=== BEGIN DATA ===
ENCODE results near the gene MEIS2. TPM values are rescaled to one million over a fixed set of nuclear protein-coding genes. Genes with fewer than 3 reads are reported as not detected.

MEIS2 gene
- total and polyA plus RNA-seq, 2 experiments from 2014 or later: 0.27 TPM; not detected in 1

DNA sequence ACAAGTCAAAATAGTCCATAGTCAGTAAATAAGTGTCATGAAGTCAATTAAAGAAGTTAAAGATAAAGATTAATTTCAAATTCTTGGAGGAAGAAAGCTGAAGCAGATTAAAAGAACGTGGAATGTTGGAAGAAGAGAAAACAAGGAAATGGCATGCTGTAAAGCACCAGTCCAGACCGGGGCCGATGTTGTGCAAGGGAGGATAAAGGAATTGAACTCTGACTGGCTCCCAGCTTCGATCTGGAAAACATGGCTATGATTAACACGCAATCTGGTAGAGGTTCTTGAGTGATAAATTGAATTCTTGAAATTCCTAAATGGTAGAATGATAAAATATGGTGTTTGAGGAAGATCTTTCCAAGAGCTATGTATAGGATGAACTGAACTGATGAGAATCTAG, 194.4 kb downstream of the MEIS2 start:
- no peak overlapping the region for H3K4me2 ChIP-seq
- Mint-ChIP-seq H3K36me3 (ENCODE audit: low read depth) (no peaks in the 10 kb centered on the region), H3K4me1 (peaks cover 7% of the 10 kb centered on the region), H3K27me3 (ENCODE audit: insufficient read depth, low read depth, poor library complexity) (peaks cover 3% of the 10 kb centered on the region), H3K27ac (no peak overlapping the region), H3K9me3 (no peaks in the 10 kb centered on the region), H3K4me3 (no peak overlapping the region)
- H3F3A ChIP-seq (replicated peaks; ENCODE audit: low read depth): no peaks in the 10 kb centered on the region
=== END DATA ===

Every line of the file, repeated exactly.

ENCODE results near the gene MEIS2. TPM values are rescaled to one million over a fixed set of nuclear protein-coding genes. Genes with fewer than 3 reads are reported as not detected.

MEIS2 gene
- total and polyA plus RNA-seq, 2 experiments from 2014 or later: 0.27 TPM; not detected in 1

DNA sequence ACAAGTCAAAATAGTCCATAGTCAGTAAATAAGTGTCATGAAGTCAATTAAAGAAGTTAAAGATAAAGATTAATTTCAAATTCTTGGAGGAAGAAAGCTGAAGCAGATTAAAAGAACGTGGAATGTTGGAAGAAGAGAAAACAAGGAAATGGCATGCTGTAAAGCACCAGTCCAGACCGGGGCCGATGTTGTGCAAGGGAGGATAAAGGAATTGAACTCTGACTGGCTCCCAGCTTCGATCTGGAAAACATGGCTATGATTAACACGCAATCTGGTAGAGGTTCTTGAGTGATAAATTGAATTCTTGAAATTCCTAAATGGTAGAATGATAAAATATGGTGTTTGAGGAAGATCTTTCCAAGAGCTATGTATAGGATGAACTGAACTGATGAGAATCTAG, 194.4 kb downstream of the MEIS2 start:
- no peak overlapping the region for H3K4me2 ChIP-seq
- Mint-ChIP-seq H3K36me3 (ENCODE audit: low read depth) (no peaks in the 10 kb centered on the region), H3K4me1 (peaks cover 7% of the 10 kb centered on the region), H3K27me3 (ENCODE audit: insufficient read depth, low read depth, poor library complexity) (peaks cover 3% of the 10 kb centered on the region), H3K27ac (no peak overlapping the region), H3K9me3 (no peaks in the 10 kb centered on the region), H3K4me3 (no peak overlapping the region)
- H3F3A ChIP-seq (replicated peaks; ENCODE audit: low read depth): no peaks in the 10 kb centered on the region